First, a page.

ITALIAN GP 1961 : report from the time


Last year Phil Hill, won his first G.P. at Monza; this year: he: won too, clinching the World Championship, but both contests were clouded - this one by tragedy on lap two.

The tragic accident at Monza which cost the life of Wolfgang von Trips and fifteen spectators overshadows everything else now. Enzo Ferrari has gone into seclusion, the new World Champion, Phil Hill is giving consideration to quitting racing and the Monza track has been closed until the official inquiry now being organized is over. Italian newspapers have had a field day, not to mention the rest of the world's press, the inaccuracy and sensationalism of which make one's stomach go sour.

Trips was a friend. He was leading the World Championship at the time of his death and died doing what he loved most, Grand Prix racing. We regret most of all the loss of innocent lives that went with him; no one is to blame for the accident, least of all Jim Clark, who was said to have triggered the incident. Blame for such an occurrence can hardly be pinned on one person, unless sheer recklessness can be proven. Clark was not being reckless. He was tigering - having a go - with the Ferrari phalanx leading the race and it was sheer bad luck that he and Trips touched ever so briefly as they prepared to brake for the Curva Parabolica on the second lap. We'll miss Trips.

Phil Hill has won the Championship under less than perfect circumstances, yet this accident must never detract from Phil's terrific accomplishment - something he's been headed for since 1948.

Unofficial practice for the Grand Prix got under way at midweek with the B.R.M. team trying out its new V8 1.5-liter car. First of all it's the loveliest Formula 1 car to come along yet and it sounds great to boot. Nestled into the special chassis, it makes the Cooper-Climax and Lotus-Climax V8s for Brabham and Moss look like Rube Goldberg lash-ups. She's low and long; chief B.R.M. tester Graham Hill is more than just a little enthusiastic and the sooner they get rid of the four cylinder Climax engines, the happier the B.R.M. team will be, so that development on the V8 can move ahead. It's a 90-degree vee, utilizing Lucas low-pressure "spit and hope" fuel injection. Valve springs are coil and aside from this, few details of the engine are known. It revs to 10,000 plus and the red line on one of the practice cars sat ostentatiously at 10,5000. Horse power is more than they expected with about 185 already on tap. The whole car is slightly lighter than the four-cylinder machines used all season: suspension layouts are similar, but not identical. A five-speed gearbox is fitted; oil tank for the dry sump lubrication system is at the front. Four-wheel outboard disc brakes are standard.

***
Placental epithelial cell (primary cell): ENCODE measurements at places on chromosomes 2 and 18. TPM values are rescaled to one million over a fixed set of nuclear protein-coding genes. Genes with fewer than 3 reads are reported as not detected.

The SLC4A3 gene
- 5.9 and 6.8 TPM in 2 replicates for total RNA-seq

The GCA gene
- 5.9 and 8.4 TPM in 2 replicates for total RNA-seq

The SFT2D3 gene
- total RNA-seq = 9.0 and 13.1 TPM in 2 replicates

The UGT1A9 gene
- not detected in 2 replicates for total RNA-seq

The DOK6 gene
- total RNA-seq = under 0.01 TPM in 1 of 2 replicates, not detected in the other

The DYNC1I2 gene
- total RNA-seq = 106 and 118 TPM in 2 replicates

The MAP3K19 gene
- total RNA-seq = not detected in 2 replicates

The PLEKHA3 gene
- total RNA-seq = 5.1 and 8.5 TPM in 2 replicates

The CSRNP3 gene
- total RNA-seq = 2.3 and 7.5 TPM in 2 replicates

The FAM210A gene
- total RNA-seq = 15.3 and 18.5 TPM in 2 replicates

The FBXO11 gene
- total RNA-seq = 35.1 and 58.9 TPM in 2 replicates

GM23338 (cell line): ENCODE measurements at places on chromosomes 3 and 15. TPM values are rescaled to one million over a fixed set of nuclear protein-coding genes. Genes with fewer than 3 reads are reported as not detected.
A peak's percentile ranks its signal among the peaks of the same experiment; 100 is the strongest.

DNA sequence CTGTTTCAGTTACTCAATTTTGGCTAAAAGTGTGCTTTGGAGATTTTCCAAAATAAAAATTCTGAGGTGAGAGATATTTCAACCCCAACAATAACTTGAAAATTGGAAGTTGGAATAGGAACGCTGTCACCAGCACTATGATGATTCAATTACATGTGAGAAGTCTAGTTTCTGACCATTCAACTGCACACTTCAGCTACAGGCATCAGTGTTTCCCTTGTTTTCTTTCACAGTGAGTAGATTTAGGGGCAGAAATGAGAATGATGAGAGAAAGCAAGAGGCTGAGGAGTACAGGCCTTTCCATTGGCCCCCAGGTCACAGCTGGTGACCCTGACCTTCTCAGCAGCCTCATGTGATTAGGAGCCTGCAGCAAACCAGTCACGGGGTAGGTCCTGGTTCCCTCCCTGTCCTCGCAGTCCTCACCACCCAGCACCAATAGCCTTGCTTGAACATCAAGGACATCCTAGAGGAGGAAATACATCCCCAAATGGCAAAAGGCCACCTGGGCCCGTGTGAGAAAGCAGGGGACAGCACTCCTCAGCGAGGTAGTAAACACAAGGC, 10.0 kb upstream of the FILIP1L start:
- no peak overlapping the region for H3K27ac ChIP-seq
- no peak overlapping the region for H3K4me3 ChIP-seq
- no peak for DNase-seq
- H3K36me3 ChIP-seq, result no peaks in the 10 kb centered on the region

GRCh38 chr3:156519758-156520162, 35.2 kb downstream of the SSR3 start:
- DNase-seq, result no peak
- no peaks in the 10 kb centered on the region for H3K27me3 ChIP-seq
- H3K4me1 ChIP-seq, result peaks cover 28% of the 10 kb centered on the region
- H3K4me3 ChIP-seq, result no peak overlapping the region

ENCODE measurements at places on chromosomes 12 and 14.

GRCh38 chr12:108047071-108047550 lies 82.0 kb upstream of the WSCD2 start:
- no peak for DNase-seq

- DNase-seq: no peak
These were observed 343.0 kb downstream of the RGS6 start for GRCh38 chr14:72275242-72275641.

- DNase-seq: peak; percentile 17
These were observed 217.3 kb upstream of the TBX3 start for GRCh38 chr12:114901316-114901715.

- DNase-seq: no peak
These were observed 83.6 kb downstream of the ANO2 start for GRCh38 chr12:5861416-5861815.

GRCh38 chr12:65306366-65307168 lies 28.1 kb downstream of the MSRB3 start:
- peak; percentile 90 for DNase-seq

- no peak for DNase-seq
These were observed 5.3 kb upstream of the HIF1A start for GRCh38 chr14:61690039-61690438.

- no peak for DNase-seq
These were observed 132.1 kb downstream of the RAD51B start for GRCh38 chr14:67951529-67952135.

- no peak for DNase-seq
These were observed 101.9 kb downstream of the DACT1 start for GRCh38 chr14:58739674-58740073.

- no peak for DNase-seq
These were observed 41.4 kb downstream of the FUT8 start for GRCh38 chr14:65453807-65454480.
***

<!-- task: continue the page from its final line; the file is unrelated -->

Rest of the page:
They had troubles-teething troubles-with the new B.R.M. in practice; first one engine broke completely when an already suspect part gave up the ghost as expected. The one remaining V8 (two had been hurriedly prepared for Monza) was shelved until the final official practice session when Graham Hill took it out to have a go at the hot Ferrari practice times; Graham had to sit on the sidelines for too long a time while a loose distributor was refitted. Then the bell mouths on the fuel injection intakes began to shake loose; all this was eventually put right, however, and Graham was able to turn a 2:48.7 lap, fifth fastest and the best English time; in front of him on the grid were four Ferraris: front row: von Trips (2: 46.3) , Ricardo Rodriguez (2: 46.4) , second row, Richie Ginther (2: 46.8) and Phil Hill (2: 47.2). But a last-minute decision saw both B.R.M. drivers in four-cylinder Climax-powered cars in the race. With only one V8 left, and it not running perfectly Berthon and Mays, the B.R.M. bosses, decided to save the new power unit for further testing.

Climax was able to deliver a second V8 engine to Stirling Moss by the end of August. It was squeezed into a four-cylinder chassis and the result was the ugliest looking Formula 1 car of the season. It never was running right during practice and most of the time was spent trying to figure out where and how it was losing all-its water, which seemed to be blowing out around the radiator cap. Neither Brabham nor Moss could keep the temperature down and Moss found himself short on revs. In the end, Brabham elected to use the Climax V8 in the race while Moss gave up in disgust and borrowed a latest-type Team Lotus four-cylinder. With this bolide he and Dan Gurney had a neck-and-neck, wheel-to-wheel exchange for more than half the race until a wheel bearing on Moss's Lotus packed up and he retired.

Brabham eventually retired after only ten laps of battle; he said after the race that if it had not been for the solid Ferrari formation ahead of him on the opening laps he would have been able to make a real bid for the lead, knowing all the time, however, that his engine would undoubtedly not last long since the loss of water problem was still unsolved when the car was pushed onto the starting grid. For the 1962 season both Cooper and Lotus will have come up with new chassis for the Climax V8 and the cars will certainly be giving better accounts of themselves.